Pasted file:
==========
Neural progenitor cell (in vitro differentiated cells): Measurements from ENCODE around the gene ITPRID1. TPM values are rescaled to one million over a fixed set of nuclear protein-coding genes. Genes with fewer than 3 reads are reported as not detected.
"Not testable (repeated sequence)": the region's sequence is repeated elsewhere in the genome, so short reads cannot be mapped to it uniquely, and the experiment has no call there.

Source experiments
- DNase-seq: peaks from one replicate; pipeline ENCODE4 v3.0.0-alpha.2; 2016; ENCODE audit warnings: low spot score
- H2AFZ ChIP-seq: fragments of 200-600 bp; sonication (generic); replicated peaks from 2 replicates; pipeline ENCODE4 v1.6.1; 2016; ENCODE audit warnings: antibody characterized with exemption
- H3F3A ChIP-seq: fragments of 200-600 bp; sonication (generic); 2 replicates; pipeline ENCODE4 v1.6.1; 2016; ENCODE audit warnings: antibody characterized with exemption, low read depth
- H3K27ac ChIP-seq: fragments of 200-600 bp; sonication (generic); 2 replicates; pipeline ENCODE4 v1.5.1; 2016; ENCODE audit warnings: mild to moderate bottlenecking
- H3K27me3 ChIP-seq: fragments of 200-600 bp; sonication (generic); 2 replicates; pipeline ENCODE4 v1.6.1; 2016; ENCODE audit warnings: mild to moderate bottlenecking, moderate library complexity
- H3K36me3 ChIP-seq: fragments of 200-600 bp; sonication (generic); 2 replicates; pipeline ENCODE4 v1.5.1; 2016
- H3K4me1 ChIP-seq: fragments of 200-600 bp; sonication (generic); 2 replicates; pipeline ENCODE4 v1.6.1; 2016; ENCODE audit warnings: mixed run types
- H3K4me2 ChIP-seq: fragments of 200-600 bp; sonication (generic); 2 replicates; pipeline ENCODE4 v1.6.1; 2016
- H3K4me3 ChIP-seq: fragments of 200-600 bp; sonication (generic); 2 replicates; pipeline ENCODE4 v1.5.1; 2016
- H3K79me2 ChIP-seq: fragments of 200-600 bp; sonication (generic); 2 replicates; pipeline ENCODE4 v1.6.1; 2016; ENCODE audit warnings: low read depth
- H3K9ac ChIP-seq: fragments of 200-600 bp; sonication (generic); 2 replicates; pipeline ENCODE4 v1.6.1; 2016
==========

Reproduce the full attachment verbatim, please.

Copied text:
Neural progenitor cell (in vitro differentiated cells): Measurements from ENCODE around the gene ITPRID1. TPM values are rescaled to one million over a fixed set of nuclear protein-coding genes. Genes with fewer than 3 reads are reported as not detected.
"Not testable (repeated sequence)": the region's sequence is repeated elsewhere in the genome, so short reads cannot be mapped to it uniquely, and the experiment has no call there.

Source experiments
- DNase-seq: peaks from one replicate; pipeline ENCODE4 v3.0.0-alpha.2; 2016; ENCODE audit warnings: low spot score
- H2AFZ ChIP-seq: fragments of 200-600 bp; sonication (generic); replicated peaks from 2 replicates; pipeline ENCODE4 v1.6.1; 2016; ENCODE audit warnings: antibody characterized with exemption
- H3F3A ChIP-seq: fragments of 200-600 bp; sonication (generic); 2 replicates; pipeline ENCODE4 v1.6.1; 2016; ENCODE audit warnings: antibody characterized with exemption, low read depth
- H3K27ac ChIP-seq: fragments of 200-600 bp; sonication (generic); 2 replicates; pipeline ENCODE4 v1.5.1; 2016; ENCODE audit warnings: mild to moderate bottlenecking
- H3K27me3 ChIP-seq: fragments of 200-600 bp; sonication (generic); 2 replicates; pipeline ENCODE4 v1.6.1; 2016; ENCODE audit warnings: mild to moderate bottlenecking, moderate library complexity
- H3K36me3 ChIP-seq: fragments of 200-600 bp; sonication (generic); 2 replicates; pipeline ENCODE4 v1.5.1; 2016
- H3K4me1 ChIP-seq: fragments of 200-600 bp; sonication (generic); 2 replicates; pipeline ENCODE4 v1.6.1; 2016; ENCODE audit warnings: mixed run types
- H3K4me2 ChIP-seq: fragments of 200-600 bp; sonication (generic); 2 replicates; pipeline ENCODE4 v1.6.1; 2016
- H3K4me3 ChIP-seq: fragments of 200-600 bp; sonication (generic); 2 replicates; pipeline ENCODE4 v1.5.1; 2016
- H3K79me2 ChIP-seq: fragments of 200-600 bp; sonication (generic); 2 replicates; pipeline ENCODE4 v1.6.1; 2016; ENCODE audit warnings: low read depth
- H3K9ac ChIP-seq: fragments of 200-600 bp; sonication (generic); 2 replicates; pipeline ENCODE4 v1.6.1; 2016